Linux, FreeBSD, OpenBSD, NetBSD are not Unix killers. They are viable options to replace Windows, Unix, Solaris or whomever else. You are trumpeting a red herring my friend.

          ?[B]I think you're confusing a motivator for the troops with the direction of software development.[/B]?

          It's all about money with you isn't it? You know some of us make a good living coding and we also enjoy it so much that we sometimes will code for free. Why? Because it's a passion. Someone needs a solution to a problem and they can't do it themselves and it's not that big a deal for me or some other open source person to write it for them. In some cases it is about sticking it to the fat cats in corporate Amerika. But the bottom line is that not all people code to get rich. There is a level of passion that goes with it and I have that passion. I make damn good money coding for my company but I also take time and code open source. Help out people that can't do it or afford to hire someone to do it for them.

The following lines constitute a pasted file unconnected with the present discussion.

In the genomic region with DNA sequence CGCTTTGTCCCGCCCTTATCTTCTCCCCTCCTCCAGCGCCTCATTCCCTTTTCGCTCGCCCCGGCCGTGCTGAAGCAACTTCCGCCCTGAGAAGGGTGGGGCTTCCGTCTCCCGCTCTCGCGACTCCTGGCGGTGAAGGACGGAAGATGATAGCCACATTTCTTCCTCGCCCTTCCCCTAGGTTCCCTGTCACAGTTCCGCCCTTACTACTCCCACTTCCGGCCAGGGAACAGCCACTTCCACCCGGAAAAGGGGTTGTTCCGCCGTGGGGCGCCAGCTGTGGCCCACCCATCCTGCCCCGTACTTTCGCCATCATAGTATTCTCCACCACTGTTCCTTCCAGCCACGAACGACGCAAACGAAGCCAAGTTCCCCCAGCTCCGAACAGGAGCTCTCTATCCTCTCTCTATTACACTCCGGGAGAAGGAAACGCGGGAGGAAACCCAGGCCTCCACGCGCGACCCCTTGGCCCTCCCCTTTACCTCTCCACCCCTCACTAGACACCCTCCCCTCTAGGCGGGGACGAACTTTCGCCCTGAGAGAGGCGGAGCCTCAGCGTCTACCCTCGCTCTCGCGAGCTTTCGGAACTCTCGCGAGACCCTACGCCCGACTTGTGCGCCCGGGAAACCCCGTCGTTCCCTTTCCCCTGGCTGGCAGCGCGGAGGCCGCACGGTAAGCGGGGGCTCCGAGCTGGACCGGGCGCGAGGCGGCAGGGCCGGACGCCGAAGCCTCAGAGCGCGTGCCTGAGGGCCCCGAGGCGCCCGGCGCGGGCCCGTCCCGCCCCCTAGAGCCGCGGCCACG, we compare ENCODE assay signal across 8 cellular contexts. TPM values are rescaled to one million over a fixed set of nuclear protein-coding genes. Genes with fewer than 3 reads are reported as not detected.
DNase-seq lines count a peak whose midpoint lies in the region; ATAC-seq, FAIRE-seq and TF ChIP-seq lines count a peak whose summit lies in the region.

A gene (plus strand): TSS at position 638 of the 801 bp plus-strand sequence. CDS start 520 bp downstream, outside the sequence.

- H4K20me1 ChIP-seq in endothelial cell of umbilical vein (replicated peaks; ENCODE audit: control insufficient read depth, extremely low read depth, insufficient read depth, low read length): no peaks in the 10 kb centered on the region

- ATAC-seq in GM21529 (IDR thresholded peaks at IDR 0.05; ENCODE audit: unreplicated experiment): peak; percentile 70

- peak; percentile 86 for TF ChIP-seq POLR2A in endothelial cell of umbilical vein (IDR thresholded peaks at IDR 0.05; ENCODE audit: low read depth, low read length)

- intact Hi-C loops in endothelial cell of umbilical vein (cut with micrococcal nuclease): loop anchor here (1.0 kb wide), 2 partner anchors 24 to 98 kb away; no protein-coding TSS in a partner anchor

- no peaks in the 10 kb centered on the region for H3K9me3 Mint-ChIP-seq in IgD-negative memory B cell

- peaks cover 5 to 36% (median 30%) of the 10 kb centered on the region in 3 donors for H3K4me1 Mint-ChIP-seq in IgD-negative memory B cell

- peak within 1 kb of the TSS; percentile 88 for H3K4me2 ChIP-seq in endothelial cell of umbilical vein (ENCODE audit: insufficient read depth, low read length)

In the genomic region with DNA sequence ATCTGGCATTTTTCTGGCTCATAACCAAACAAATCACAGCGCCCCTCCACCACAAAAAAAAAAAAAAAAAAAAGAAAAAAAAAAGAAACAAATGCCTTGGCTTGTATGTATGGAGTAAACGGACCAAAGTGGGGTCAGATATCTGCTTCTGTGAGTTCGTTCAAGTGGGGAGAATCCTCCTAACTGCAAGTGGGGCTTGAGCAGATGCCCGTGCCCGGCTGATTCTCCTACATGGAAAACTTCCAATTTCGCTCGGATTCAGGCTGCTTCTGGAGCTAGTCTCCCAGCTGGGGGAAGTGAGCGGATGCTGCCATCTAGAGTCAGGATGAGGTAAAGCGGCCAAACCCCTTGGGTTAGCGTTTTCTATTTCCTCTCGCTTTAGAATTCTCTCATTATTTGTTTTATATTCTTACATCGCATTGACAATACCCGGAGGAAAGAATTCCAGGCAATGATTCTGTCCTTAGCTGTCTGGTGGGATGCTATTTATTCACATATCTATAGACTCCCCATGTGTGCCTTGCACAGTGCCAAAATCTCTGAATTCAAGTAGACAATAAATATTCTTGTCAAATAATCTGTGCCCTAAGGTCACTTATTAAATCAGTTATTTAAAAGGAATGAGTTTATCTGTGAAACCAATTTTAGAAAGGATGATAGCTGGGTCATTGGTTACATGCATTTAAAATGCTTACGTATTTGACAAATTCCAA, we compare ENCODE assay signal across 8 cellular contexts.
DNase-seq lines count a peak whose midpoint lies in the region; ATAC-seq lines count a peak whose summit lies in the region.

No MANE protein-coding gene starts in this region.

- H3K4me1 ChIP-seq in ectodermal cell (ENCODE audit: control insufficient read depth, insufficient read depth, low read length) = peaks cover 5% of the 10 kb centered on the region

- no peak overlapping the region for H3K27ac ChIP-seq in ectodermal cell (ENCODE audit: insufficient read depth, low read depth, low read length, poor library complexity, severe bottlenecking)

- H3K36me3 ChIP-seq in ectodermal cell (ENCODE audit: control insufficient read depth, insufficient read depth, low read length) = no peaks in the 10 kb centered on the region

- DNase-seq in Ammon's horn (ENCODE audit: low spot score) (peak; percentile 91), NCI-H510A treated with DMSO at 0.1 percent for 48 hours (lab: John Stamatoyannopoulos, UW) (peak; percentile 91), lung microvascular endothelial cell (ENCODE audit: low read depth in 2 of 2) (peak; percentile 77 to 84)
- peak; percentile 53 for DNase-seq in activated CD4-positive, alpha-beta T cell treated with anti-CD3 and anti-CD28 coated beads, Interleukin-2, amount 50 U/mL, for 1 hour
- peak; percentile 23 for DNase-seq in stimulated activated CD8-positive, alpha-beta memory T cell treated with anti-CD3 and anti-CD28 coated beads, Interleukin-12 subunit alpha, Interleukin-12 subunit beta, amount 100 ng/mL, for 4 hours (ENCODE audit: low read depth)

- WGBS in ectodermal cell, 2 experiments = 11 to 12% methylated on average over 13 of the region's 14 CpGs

In_the_end_I_Win
          • Using Windows

            To adopt Linux, businesses needed to be reassured that it was real software, lasting and supported. That was IBM's essential promise.

            As for the rest of the world, we discussed above that Linux is "taking off" and flying to where it can be set down and replaced with a pirated copy of Windows. Governments may force it on their populations, but it will take coercion or economic necessity.
            Exaggerating for fun, I like to say the Linux motto is:
            Linux: it's better than jail.